By 2013, a custom big-brake kit was assembled using Raptor Racing rotors and Wilwood calipers, giving Donald a lot more confidence to rein in those nearly 400 horses.

Suspension development continued as well. Donald currently uses Ground Control coil-overs in the front along with a custom-built, 1.5-inch-diameter, hollow anti-roll bar. In the rear, he developed his own coil-overs based around RideTech adjustable remote-reservoir shocks.

A Kaaz LSD has since replaced the Truetrac, and Donald continues to tweak and tune to get as much performance out of his Supra as technology, time and budget allow.

Never Gonna Give You Up

Although Street Modified is a very technology-intensive class, Donald Lew is more confident than ever that his Supra is getting closer to the pack. At any rate, he shows no signs of taking down the old-school flag in a class dominated by newer vehicles.

He’s content to keep developing the Supra in hopes that the old guy will be able to show the youngsters that a few good things did, indeed, come out of the ’80s.

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Comments
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spkorb
spkorb New Reader
2/20/18 2:05 p.m.

I love these cars so very much.  I had no idea how solid these cars were until I tried to take one apart with a plasma cutter.  The Mustang took a day.  The Supra took weeks!

Stefan
Stefan MegaDork
2/20/18 2:21 p.m.

Awesome.

racerdave600
racerdave600 UltraDork
2/20/18 2:44 p.m.
spkorb said:

I love these cars so very much.  I had no idea how solid these cars were until I tried to take one apart with a plasma cutter.  The Mustang took a day.  The Supra took weeks!

I remember taking apart a Supra for the first time and was amazed at how well it was built.  No plasma cutter, but it was a great car.  Everything fit together and was incredibly logical to disassemble.  You can't say that about every car.  I'd love to have a nice second gen car.  They're pretty rare these days in nice shape.

FSP_ZX2
FSP_ZX2 Dork
2/20/18 2:47 p.m.

The first car I legally drove on the street was an '84 Supra sport in white.  I have a very soft spot in my heart for these.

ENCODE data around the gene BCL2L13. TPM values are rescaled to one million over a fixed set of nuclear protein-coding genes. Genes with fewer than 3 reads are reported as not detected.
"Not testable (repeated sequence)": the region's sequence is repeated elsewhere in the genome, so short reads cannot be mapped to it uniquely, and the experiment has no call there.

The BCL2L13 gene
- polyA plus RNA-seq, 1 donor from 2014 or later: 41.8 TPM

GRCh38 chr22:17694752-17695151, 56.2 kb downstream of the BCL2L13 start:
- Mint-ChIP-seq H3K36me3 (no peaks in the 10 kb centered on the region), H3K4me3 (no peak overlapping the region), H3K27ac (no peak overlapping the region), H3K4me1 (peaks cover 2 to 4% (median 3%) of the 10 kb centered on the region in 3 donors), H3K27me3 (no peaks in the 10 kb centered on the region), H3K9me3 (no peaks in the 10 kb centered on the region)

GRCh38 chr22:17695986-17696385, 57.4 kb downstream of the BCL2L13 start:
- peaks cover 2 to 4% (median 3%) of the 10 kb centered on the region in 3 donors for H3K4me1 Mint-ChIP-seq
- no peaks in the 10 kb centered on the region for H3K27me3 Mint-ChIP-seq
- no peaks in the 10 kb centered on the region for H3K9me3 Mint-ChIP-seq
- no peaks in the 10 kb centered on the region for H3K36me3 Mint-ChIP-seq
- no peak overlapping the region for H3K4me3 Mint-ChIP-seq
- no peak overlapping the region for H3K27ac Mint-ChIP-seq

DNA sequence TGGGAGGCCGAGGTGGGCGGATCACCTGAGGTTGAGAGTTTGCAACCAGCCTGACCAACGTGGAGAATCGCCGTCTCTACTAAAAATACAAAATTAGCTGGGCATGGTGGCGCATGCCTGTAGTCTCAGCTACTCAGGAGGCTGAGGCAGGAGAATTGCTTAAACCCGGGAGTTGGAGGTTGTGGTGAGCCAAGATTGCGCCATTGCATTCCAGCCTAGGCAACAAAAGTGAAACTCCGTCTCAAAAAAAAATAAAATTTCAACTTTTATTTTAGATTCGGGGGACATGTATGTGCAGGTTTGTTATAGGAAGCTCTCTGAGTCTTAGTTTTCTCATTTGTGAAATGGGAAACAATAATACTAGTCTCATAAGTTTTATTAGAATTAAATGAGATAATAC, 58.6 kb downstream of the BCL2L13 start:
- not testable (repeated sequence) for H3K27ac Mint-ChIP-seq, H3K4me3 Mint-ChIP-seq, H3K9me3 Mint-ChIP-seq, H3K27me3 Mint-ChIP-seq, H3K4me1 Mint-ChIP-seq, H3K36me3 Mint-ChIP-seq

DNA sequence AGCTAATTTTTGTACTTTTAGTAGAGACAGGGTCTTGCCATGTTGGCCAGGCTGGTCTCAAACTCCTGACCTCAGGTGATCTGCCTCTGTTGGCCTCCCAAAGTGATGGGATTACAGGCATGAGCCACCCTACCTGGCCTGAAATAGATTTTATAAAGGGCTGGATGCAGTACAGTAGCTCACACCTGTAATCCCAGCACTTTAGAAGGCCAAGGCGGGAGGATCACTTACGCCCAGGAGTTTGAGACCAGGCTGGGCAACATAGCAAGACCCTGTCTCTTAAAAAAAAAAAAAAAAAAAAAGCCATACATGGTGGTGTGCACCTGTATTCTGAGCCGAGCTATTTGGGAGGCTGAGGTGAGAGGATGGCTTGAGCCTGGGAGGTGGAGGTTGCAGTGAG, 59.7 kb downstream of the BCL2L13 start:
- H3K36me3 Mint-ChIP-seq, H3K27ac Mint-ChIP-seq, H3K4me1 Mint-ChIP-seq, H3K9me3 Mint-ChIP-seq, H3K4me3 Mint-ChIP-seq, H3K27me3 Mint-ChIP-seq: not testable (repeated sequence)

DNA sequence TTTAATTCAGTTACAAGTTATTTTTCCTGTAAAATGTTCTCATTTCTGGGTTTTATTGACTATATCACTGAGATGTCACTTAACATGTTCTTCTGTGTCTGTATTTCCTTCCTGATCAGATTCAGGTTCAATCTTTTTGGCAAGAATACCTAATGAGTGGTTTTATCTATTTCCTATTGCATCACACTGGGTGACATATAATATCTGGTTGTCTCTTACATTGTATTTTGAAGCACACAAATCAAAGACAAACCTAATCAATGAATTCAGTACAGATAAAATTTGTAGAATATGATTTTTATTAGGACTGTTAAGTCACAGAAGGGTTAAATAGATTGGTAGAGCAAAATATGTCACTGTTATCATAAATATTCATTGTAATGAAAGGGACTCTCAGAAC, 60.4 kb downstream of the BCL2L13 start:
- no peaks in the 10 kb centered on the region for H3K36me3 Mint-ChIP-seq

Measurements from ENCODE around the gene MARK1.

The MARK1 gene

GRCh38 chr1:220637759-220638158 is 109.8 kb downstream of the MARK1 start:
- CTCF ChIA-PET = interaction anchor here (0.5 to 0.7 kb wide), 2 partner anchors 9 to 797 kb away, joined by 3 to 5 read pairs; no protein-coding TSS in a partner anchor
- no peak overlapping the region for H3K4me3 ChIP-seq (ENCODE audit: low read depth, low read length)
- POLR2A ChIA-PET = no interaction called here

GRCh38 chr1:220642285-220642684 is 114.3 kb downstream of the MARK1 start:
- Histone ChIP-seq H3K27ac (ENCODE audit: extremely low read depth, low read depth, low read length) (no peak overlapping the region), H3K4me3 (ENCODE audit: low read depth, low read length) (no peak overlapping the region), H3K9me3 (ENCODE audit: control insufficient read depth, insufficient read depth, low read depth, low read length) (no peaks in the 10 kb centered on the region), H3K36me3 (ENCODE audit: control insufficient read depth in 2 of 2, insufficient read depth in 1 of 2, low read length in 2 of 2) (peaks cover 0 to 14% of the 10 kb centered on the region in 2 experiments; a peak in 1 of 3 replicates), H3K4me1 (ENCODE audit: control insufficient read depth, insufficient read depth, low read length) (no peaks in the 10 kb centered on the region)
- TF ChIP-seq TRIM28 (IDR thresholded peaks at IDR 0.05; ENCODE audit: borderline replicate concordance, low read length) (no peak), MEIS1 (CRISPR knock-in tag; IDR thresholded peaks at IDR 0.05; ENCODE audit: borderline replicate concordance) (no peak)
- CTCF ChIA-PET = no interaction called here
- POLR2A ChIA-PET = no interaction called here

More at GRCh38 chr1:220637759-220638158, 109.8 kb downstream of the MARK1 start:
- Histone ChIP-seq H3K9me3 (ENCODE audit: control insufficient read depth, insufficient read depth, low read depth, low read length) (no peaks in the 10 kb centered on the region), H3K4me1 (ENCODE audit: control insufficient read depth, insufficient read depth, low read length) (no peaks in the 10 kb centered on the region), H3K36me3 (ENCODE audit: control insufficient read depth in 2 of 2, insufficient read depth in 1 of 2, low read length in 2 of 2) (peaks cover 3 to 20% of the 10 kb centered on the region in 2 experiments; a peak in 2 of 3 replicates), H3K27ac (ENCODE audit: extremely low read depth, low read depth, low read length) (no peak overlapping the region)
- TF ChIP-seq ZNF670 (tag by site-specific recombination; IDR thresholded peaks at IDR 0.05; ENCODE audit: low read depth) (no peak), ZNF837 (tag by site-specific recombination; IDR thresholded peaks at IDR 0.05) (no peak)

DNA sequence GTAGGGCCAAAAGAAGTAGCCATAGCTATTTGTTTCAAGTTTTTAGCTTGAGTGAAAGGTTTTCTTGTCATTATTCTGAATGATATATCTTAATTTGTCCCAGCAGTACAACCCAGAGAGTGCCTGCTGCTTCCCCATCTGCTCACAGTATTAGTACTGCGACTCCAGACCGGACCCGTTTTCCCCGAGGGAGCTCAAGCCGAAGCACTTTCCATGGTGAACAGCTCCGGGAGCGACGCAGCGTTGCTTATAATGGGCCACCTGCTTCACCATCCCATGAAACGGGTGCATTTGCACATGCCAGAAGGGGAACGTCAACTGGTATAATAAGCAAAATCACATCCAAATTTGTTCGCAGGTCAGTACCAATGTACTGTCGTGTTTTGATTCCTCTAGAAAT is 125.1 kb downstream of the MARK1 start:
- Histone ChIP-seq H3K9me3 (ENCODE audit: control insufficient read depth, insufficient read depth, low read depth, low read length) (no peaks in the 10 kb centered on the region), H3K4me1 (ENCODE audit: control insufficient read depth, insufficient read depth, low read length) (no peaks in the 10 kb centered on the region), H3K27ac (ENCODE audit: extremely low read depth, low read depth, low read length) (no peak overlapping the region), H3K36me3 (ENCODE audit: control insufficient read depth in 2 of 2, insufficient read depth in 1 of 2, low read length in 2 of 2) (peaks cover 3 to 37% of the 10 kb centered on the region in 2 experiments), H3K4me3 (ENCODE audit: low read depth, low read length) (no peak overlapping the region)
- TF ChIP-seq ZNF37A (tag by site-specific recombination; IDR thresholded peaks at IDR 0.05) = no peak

te72
te72 New Reader
2/20/18 11:37 p.m.

Owned an 84 P-type (the version seen in the article, with the flares) for about 5 or 6 years. Was a fantastic car, but even with the 6m swap a previous owner did, it was a dog at the 6500' altitude where I live.

 

Still... handled good even with worn out everything. Build quality overall was excellent. Was a perfect daily driver, fun enough to keep things interesting, quiet enough to not wear me out.

 

A note on that handling... Lotus was contracted for development of the suspension on these cars, and it shows. When you're hard into a corner and feed in enough throttle, it will oversteer a bit. It would oversteer if off throttle in a corner. It would oversteer if you even so much as looked at the steering wheel. All in good fun, mind you, it was very controllable, and it very well might have just been my particular Supra, but if they're all like that, I can't recommend them for inexperienced drivers...

Trackmouse
Trackmouse UltraDork
2/21/18 12:13 a.m.

Don’t forget, it’s an ra65 celica from the firewall back. My celica is sturdy, even for its 33yr incumbency. 

NickD
NickD UltraDork
2/21/18 5:27 a.m.

Someone had one of these for sale down the road from me. Except it was an L-type, so no cool fender flares. And it was an automatic. And I know for a fact that that car sat outside for years at a time. And he still wanted 5 grand for it.

Karl La Follette
Karl La Follette UltraDork
2/21/18 9:51 a.m.
Type Q
Type Q SuperDork
2/21/18 10:27 a.m.

I met Don Lew when I started autocrossing. That Supra, in DSP trim at the time, was one of the first cars I ever rode in during an autocross. I loved it. 

 

I started watching classifieds and craigslist for one similar for a while. My reality at the time was I didn't have funds or space for another car, even if I had found one.  

docwyte
docwyte SuperDork
2/21/18 10:40 a.m.

My Dad had an 85 Supra, really well done car.  Had decent power for the day, but today I'd want to swap in the 3G single turbo motor to give it more grunt.

Joe Gearin
Joe Gearin Associate Publisher
2/21/18 10:58 a.m.

I spent a lot of time in these as a kid---- Dad had an 83, and an 85.5 (with the twin rear spoiler)   Both were great cars.   Not fast, but not slow either.  They were great long-distance cars, with fantastic seats and a sporty, but comfortable ride.   They were  like a "poor man's" Porsche 928.  I think the styling has aged very well. 

 

The  L (luxury) packaged cars had a wonky digital dash, no flares, no cool seats and most were automatic.   The P (Performance) cars had the flares, wide wheels, great seats, analog gauges, etc.    

 

 

JoeTR6
JoeTR6 HalfDork
2/21/18 11:16 a.m.

I really wanted one of these in college (early 80s), but could barely afford to eat.  After I graduated, I discovered the Honda CRX and never considered looking for a used Supra.  They still look good to me eyes.

jdoc90
jdoc90 New Reader
2/21/18 7:53 p.m.